Sharing the Wealth, Saving the Amazon
How do you do your funding? Please describe Amazon Watch’s approach and process, explaining how it is different from conventional philanthropy.
Our regranting efforts are key to our campaigns. This program allows us to support both our mission and our allies on the ground in the Amazon Basin. This is different from similar programs where micro grants are aiming to protect the rainforest –-it’s not an acre-saving program. We are not putting forests into conservation. We are directly supporting our partners on the ground who naturally protect the forest as part of their way of life. By strengthening their efforts for self-determination, supporting their fights for their rights and enabling them to do so, we are helping them and we are also protecting the Amazon.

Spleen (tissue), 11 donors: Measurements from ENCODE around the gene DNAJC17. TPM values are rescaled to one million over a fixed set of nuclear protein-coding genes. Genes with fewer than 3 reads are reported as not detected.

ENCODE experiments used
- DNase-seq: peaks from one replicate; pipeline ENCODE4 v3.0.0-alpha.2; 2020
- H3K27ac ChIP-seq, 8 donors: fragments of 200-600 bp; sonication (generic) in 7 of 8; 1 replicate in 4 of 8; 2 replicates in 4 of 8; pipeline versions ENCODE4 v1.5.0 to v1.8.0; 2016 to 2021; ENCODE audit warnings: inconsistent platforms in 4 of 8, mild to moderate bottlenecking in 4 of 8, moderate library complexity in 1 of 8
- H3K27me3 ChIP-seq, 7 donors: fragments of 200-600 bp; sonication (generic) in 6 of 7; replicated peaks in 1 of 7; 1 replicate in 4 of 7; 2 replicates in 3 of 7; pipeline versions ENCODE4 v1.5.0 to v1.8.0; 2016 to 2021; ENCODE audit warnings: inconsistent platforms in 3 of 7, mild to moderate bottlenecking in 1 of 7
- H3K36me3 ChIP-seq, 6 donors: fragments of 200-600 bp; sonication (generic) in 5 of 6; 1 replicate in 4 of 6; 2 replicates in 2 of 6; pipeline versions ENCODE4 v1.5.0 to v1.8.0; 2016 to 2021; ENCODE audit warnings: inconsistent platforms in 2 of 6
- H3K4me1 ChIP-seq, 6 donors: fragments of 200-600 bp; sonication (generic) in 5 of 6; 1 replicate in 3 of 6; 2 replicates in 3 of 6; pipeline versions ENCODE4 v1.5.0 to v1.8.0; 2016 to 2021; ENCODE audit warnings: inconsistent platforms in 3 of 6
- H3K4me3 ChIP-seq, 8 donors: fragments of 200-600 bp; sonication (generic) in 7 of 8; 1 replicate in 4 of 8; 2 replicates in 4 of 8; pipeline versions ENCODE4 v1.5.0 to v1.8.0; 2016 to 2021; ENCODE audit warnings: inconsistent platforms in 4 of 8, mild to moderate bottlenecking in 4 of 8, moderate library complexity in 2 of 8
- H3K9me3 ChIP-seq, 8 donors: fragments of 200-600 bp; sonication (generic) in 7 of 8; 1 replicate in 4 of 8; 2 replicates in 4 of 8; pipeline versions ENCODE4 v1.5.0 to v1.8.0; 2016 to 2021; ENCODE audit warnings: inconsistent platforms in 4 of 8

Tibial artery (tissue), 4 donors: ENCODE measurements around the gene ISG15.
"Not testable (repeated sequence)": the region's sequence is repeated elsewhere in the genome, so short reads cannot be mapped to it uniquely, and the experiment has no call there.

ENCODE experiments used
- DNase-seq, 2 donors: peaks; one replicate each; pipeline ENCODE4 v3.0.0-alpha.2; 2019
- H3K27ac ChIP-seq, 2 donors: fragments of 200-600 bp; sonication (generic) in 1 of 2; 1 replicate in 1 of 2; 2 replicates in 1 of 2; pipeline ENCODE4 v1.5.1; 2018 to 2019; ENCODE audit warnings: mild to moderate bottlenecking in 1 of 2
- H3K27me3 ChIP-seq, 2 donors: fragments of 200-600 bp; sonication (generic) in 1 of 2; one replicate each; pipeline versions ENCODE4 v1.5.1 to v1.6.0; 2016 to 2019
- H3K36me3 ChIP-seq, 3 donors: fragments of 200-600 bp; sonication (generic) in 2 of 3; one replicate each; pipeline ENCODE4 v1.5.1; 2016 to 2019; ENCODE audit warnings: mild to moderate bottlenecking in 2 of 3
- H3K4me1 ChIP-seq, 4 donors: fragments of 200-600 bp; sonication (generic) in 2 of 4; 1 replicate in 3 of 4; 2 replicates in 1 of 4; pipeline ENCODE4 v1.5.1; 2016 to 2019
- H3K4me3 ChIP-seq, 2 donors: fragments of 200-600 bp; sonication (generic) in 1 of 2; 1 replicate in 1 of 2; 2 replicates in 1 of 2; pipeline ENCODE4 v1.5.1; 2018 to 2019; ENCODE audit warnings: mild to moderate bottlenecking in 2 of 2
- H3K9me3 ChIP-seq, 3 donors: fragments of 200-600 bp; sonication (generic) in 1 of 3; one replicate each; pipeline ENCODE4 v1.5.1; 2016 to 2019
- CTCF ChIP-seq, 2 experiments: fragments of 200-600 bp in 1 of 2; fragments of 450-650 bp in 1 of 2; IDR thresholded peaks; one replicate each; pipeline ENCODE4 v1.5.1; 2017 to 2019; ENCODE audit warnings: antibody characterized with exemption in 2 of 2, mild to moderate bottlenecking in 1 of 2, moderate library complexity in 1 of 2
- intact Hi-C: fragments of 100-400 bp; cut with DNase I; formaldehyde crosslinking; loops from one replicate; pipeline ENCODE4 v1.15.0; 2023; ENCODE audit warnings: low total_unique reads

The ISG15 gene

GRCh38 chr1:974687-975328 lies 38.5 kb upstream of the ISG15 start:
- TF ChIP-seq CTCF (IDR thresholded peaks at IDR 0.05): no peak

How did you come to practice philanthropy in this way? What made you realize this funding style would be important for what you were trying to achieve?
Amazon Watch is an ally of our indigenous organizations in the Amazon that we partner with – we don’t intend to be seen as a funder but more as a valued ally. Our regranting program developed in response to the needs of our partners for short term funding needs to respond to urgent threats and opportunities on the ground in the Amazon.